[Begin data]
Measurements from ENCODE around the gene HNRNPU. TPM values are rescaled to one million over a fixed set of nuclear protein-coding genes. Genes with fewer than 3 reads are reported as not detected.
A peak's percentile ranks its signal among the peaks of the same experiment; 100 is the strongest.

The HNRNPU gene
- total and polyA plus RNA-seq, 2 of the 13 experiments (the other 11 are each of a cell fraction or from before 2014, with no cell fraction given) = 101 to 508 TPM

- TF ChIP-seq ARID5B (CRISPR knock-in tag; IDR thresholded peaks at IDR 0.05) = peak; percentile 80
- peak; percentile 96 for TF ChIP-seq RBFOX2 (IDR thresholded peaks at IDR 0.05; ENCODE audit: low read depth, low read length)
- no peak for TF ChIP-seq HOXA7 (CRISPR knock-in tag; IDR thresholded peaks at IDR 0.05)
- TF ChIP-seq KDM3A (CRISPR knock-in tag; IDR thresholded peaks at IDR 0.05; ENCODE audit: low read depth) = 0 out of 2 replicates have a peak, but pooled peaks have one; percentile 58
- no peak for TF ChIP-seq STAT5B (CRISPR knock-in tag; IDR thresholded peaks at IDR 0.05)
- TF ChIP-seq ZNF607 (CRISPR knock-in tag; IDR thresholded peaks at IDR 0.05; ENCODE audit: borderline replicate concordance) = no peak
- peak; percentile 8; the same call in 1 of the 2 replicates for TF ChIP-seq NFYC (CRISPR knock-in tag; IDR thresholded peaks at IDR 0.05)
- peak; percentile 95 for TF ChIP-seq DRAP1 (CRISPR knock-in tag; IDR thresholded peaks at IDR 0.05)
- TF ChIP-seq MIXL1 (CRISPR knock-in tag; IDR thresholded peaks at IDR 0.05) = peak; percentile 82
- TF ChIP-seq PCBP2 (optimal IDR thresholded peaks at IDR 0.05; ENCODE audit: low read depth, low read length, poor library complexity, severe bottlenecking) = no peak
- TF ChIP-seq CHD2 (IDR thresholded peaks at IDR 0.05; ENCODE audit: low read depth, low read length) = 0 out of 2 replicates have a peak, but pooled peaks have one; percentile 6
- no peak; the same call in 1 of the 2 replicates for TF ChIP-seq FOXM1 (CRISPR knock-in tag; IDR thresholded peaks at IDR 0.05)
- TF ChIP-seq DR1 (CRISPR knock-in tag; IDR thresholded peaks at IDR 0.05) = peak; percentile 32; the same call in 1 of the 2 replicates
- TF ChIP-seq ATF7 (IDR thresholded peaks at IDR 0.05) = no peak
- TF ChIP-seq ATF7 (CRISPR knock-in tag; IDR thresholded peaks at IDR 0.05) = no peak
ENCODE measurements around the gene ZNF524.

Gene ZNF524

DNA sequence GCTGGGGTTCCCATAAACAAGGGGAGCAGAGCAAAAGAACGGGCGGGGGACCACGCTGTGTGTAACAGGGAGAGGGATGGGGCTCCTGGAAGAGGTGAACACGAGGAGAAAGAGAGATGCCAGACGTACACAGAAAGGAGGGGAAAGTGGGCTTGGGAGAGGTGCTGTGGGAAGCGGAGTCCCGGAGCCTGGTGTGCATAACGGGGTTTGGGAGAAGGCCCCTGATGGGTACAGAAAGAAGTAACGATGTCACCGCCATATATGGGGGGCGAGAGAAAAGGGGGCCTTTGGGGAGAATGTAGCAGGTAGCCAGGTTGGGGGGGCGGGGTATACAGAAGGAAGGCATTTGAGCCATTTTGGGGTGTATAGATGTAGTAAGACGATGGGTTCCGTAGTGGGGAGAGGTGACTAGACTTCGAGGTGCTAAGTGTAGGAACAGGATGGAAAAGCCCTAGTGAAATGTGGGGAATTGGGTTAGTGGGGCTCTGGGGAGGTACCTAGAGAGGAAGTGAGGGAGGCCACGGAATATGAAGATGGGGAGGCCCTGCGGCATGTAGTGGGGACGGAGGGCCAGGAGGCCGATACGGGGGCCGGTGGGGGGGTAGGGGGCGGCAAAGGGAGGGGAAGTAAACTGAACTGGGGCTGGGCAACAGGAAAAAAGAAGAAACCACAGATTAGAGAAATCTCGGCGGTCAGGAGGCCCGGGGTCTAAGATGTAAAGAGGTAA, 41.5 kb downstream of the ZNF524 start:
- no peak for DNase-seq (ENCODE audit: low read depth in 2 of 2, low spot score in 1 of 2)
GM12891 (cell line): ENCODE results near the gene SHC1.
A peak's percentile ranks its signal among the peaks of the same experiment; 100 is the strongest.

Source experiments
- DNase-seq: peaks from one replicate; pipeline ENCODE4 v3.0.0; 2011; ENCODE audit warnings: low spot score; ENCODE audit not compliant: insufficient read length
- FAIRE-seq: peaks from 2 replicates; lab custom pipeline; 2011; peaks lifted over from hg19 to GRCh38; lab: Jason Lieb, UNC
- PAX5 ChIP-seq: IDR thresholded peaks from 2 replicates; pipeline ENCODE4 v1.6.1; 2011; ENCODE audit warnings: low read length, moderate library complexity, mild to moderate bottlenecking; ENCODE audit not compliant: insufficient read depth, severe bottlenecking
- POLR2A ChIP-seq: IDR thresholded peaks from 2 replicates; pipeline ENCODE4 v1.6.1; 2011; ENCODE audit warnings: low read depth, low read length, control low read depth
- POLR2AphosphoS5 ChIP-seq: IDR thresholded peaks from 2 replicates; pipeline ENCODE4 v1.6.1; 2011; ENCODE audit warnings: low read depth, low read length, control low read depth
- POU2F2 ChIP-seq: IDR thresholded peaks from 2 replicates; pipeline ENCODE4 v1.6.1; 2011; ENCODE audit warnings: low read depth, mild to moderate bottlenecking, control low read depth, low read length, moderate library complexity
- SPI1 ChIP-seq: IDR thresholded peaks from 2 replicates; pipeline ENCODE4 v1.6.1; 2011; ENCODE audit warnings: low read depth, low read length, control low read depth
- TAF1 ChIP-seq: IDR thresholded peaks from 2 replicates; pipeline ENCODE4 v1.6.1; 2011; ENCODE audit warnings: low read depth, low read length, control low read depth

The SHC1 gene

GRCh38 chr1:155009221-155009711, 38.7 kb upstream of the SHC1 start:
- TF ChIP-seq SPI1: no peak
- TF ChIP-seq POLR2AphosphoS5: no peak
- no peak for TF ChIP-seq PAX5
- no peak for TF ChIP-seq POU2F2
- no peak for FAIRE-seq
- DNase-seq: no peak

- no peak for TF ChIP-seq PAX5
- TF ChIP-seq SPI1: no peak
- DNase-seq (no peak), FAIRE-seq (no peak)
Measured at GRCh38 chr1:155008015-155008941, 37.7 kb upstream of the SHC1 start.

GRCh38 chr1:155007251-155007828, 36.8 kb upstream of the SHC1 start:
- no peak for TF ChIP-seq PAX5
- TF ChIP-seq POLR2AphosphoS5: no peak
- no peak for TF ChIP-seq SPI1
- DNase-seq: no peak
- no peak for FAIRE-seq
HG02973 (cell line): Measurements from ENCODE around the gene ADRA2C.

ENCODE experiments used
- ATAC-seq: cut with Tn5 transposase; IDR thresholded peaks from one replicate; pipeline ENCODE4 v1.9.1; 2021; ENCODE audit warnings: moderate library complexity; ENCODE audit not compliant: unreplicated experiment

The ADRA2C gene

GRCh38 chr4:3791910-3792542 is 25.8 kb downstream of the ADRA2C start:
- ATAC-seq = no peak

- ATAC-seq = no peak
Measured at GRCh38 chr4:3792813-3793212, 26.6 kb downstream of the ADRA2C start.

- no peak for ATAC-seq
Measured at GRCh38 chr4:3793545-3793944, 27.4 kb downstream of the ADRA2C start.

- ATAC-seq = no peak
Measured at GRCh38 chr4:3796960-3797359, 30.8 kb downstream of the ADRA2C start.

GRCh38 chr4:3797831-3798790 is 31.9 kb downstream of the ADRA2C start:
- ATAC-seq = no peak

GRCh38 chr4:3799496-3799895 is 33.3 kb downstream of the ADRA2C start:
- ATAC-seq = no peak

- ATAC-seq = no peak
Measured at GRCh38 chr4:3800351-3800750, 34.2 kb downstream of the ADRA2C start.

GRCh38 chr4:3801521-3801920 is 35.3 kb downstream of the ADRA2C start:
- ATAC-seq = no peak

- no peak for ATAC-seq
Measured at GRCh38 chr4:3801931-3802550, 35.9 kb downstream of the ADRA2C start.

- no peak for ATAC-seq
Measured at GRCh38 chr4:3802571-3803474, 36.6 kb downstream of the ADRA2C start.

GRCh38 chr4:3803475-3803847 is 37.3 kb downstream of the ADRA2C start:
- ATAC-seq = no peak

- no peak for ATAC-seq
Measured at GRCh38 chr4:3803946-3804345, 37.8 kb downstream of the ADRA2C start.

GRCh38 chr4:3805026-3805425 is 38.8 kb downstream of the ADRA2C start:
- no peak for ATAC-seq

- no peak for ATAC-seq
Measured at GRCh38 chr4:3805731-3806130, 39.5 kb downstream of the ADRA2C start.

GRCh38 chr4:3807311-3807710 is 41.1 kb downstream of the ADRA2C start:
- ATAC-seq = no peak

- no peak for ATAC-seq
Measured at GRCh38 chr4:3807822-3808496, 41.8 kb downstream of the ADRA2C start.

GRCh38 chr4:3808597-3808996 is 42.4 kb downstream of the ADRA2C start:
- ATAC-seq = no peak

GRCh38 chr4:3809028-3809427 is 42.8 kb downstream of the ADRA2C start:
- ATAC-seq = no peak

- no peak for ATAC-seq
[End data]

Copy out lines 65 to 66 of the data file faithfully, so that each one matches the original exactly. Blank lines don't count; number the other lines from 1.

GRCh38 chr4:3797831-3798790 is 31.9 kb downstream of the ADRA2C start:
- ATAC-seq = no peak